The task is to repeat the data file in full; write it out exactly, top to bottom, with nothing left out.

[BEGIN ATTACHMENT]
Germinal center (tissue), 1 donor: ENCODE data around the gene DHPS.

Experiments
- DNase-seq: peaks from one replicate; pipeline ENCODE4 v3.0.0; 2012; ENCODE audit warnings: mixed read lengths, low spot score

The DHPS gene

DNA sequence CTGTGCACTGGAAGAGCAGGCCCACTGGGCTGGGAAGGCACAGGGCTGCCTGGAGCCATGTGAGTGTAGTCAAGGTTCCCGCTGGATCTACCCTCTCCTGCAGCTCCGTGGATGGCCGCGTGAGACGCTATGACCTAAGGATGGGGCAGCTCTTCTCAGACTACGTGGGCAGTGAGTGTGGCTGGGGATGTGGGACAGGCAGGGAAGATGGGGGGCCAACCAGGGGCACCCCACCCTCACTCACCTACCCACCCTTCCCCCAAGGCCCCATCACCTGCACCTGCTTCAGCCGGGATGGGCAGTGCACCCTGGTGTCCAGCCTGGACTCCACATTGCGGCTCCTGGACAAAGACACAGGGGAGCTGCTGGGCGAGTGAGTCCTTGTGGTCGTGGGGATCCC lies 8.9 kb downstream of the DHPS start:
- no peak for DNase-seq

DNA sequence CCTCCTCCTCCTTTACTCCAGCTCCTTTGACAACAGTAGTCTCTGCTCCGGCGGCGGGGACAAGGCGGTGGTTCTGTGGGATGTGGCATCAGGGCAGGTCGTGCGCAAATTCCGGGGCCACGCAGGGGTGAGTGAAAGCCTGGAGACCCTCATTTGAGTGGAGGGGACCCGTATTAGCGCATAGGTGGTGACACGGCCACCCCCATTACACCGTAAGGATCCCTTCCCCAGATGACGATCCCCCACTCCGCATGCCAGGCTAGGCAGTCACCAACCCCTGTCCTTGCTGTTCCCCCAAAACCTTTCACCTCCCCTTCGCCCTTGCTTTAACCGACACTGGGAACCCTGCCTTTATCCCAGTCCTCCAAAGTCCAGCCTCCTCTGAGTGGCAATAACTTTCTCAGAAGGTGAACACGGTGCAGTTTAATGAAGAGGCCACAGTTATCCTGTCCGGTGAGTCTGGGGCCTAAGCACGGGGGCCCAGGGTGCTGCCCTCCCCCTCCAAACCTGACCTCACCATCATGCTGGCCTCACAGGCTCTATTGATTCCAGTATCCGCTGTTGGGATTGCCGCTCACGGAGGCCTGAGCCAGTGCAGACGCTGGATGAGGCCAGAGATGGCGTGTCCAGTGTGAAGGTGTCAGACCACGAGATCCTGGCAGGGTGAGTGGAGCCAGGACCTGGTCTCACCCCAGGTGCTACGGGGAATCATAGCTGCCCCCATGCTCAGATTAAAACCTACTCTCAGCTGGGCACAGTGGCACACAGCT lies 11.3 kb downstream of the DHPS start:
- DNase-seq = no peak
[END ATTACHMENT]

Germinal center (tissue), 1 donor: ENCODE data around the gene DHPS.

Experiments
- DNase-seq: peaks from one replicate; pipeline ENCODE4 v3.0.0; 2012; ENCODE audit warnings: mixed read lengths, low spot score

The DHPS gene

DNA sequence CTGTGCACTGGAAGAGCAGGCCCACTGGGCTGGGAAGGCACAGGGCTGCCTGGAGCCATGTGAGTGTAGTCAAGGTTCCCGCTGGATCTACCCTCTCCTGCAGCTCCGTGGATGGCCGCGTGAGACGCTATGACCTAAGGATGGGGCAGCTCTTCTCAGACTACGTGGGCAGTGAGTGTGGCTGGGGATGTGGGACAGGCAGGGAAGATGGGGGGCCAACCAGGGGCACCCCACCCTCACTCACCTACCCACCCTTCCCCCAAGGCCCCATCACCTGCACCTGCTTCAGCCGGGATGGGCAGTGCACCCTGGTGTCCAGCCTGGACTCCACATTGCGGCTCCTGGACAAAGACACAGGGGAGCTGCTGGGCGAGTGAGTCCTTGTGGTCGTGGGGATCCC lies 8.9 kb downstream of the DHPS start:
- no peak for DNase-seq

DNA sequence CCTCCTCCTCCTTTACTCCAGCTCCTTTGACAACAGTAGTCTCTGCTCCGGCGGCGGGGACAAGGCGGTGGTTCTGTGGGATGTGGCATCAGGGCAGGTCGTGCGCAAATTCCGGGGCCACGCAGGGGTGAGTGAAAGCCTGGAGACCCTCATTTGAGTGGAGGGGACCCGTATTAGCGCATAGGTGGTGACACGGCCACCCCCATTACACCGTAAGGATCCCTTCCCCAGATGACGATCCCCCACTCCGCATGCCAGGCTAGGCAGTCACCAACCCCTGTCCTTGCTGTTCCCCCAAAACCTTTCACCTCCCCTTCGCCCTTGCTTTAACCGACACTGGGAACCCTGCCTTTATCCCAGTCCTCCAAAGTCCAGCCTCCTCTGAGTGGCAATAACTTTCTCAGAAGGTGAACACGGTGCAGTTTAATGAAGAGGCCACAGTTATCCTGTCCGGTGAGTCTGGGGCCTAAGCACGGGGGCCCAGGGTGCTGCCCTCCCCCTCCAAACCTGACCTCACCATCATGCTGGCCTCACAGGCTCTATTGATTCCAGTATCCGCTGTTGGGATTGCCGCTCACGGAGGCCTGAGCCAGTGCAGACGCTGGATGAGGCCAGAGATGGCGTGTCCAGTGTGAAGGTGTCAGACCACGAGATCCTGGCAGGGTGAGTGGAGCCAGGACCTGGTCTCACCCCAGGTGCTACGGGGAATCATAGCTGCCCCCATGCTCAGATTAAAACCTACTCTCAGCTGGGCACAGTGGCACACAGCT lies 11.3 kb downstream of the DHPS start:
- DNase-seq = no peak